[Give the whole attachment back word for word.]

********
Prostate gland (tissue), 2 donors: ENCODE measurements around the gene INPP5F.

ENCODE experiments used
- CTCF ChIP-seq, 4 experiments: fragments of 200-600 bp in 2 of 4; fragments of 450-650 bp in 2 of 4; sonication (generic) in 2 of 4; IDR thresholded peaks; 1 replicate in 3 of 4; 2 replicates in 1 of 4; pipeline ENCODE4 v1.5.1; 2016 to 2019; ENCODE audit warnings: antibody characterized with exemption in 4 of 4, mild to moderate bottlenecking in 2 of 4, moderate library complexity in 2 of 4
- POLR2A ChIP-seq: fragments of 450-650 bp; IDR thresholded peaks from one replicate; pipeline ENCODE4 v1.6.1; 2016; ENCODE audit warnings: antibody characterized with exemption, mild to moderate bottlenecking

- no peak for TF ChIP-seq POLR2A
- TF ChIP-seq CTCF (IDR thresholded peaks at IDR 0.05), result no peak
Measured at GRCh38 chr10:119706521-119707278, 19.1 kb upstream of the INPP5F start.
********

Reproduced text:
Prostate gland (tissue), 2 donors: ENCODE measurements around the gene INPP5F.

ENCODE experiments used
- CTCF ChIP-seq, 4 experiments: fragments of 200-600 bp in 2 of 4; fragments of 450-650 bp in 2 of 4; sonication (generic) in 2 of 4; IDR thresholded peaks; 1 replicate in 3 of 4; 2 replicates in 1 of 4; pipeline ENCODE4 v1.5.1; 2016 to 2019; ENCODE audit warnings: antibody characterized with exemption in 4 of 4, mild to moderate bottlenecking in 2 of 4, moderate library complexity in 2 of 4
- POLR2A ChIP-seq: fragments of 450-650 bp; IDR thresholded peaks from one replicate; pipeline ENCODE4 v1.6.1; 2016; ENCODE audit warnings: antibody characterized with exemption, mild to moderate bottlenecking

- no peak for TF ChIP-seq POLR2A
- TF ChIP-seq CTCF (IDR thresholded peaks at IDR 0.05), result no peak
Measured at GRCh38 chr10:119706521-119707278, 19.1 kb upstream of the INPP5F start.